FAPD incorporates a heterogeneous set of conditions and is often a diagnosis of exclusion, which leads to challenges in identifying patients for psychological screening early in the process of evaluation for abdominal pain. A broad algorithm was used to best capture all patients of potential interest (ie, youth with a likely diagnosis of FAPD). Thus, all new and follow-up visits to gastroenterology clinics were included for screening. Because of variability in how providers document and diagnose FAPD, exclusionary criteria were predominantly used to flag eligible participants for screening (Table 1). Exclusionary criteria included the presence of medical conditions with an identifiable organic cause and the presence of developmental delays (because measures were normalized for typically developing youth). Patients who qualified were automatically flagged at the time of check-in and queried via tablet about whether abdominal pain or discomfort was part of their presenting complaint. Of note, all patients completed the screening regardless of their response. For this project, patients who endorsed “yes” to this question were the sample of focus because this response was considered characteristic of a potential FAPD case. Although this is an imperfect method for identifying FAPD, this approach was effective for screening most of the patients with FAPD because many patients do not have a formal diagnosis at the time of their check-in (when screening occurs).

TABLE 1

Inclusionary and Exclusionary Criteria Used to Flag Eligible Participants for Screening and Common Patient Diagnoses

Inclusionary CriteriaExclusionary ICD-10 CodesPatient Diagnoses (%)
Ages 8–18 564.1 Inflammatory bowel disease Abdominal pain (54.2) 
All new and follow-up visits 555.9 Crohn disease Constipation (28.1) 
Abdominal pain part of presenting complaint 556.9 Ulcerative colitis Vomiting or nausea (17.2) 
  250.0 Diabetes, unspecified Gastroesophageal reflux disease with esophagitis (8.7) 
  277.0 Cystic fibrosis  
  783.4 Childhood developmental delay  
Inclusionary CriteriaExclusionary ICD-10 CodesPatient Diagnoses (%)
Ages 8–18 564.1 Inflammatory bowel disease Abdominal pain (54.2) 
All new and follow-up visits 555.9 Crohn disease Constipation (28.1) 
Abdominal pain part of presenting complaint 556.9 Ulcerative colitis Vomiting or nausea (17.2) 
  250.0 Diabetes, unspecified Gastroesophageal reflux disease with esophagitis (8.7)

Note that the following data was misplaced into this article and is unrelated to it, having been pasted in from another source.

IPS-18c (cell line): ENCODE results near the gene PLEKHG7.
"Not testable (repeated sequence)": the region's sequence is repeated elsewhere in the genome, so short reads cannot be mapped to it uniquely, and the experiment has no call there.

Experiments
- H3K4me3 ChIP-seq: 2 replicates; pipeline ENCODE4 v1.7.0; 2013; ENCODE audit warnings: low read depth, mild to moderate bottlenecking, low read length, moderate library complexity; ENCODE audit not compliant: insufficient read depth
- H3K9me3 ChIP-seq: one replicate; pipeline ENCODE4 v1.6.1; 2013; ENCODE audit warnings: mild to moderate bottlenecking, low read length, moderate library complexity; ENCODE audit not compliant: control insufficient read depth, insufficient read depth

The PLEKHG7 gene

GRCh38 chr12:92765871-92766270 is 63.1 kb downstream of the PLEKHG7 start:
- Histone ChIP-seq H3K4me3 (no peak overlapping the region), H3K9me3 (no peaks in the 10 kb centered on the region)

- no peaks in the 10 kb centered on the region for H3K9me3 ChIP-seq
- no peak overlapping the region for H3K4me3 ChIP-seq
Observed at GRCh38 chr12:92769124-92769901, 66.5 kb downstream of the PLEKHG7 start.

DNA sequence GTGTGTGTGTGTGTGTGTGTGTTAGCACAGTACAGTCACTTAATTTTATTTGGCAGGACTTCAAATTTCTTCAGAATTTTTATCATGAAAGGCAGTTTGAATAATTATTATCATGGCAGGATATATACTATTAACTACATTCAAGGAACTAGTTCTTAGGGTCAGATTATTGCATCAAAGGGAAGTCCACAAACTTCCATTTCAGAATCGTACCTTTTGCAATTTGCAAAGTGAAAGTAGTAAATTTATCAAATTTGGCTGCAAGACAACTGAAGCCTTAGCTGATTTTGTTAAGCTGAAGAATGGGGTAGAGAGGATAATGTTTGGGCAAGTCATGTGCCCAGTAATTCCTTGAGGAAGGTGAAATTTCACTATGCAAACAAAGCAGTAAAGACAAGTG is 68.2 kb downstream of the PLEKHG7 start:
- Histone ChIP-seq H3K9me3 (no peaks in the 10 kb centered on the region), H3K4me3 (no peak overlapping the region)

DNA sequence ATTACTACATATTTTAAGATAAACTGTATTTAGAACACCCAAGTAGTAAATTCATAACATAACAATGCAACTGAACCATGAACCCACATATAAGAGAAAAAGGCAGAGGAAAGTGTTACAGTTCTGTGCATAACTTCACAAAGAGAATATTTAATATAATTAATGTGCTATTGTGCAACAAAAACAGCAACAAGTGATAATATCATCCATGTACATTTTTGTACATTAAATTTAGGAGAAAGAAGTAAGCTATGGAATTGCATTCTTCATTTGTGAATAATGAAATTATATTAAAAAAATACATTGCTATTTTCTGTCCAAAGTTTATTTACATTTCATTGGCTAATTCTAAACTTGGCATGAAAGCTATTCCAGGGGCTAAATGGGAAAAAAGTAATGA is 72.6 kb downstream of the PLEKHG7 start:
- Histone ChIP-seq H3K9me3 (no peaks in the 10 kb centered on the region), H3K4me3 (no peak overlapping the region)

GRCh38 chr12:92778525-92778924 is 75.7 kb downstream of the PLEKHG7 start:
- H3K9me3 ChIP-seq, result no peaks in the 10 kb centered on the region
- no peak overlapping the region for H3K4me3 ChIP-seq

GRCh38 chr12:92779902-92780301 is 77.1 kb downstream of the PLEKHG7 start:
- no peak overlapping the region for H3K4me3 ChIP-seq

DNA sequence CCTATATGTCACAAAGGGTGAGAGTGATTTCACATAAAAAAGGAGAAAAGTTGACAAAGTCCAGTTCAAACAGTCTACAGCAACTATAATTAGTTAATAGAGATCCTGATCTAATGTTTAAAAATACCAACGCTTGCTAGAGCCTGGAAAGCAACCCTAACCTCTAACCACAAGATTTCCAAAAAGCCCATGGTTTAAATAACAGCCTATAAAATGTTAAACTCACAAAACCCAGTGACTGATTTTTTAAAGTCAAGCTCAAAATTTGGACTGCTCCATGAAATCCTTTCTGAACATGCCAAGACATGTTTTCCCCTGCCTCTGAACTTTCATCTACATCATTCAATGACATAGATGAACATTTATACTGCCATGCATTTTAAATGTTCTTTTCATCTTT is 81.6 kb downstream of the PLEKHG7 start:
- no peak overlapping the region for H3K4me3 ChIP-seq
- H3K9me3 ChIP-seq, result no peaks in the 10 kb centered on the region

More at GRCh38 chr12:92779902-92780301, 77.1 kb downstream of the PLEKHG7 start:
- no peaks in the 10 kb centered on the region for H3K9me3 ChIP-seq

277.0 Cystic fibrosis  
  783.4 Childhood developmental delay  

Patients who met inclusionary criteria 1–3 were automatically flagged at registration to complete the screening battery. These patients received a tablet, and the majority of them completed screening measures before the start of their medical appointment, with a smaller portion completing the measures during their visit. To flag children most likely to meet criteria for FAPD, our team focused on data from patients who endorsed “abdominal pain or discomfort” as part of the presenting complaint during the screening (criteria 4). We used this approach because many patients who ultimately receive a diagnosis of FAPD (eg, new visits, second opinion) may not have the diagnosis assigned to them until after the medical visit. As such, the diagnoses listed above were entered into the EMR after the medical visit. Diagnoses that were reported were the most common in our sample, and children may have received multiple diagnoses.

Implementation of Screening Within a Single Pilot Clinic

Preliminary testing of the screening process was conducted for ∼1 year (August 3, 2015, to October 28, 2016) in a single clinic. Screenings were first administered via paper and pencil by clinical staff. Next, the team developed a Web-based assessment process that was conducted on a tablet but was not linked to the EMR. The pilot testing allowed the team to refine the process, develop implementation recommendations, and plan for clinic deviations (high-volume clinic days and staffing changes). PDSAs were used to maximize screening rates while minimizing interruptions to clinic flow.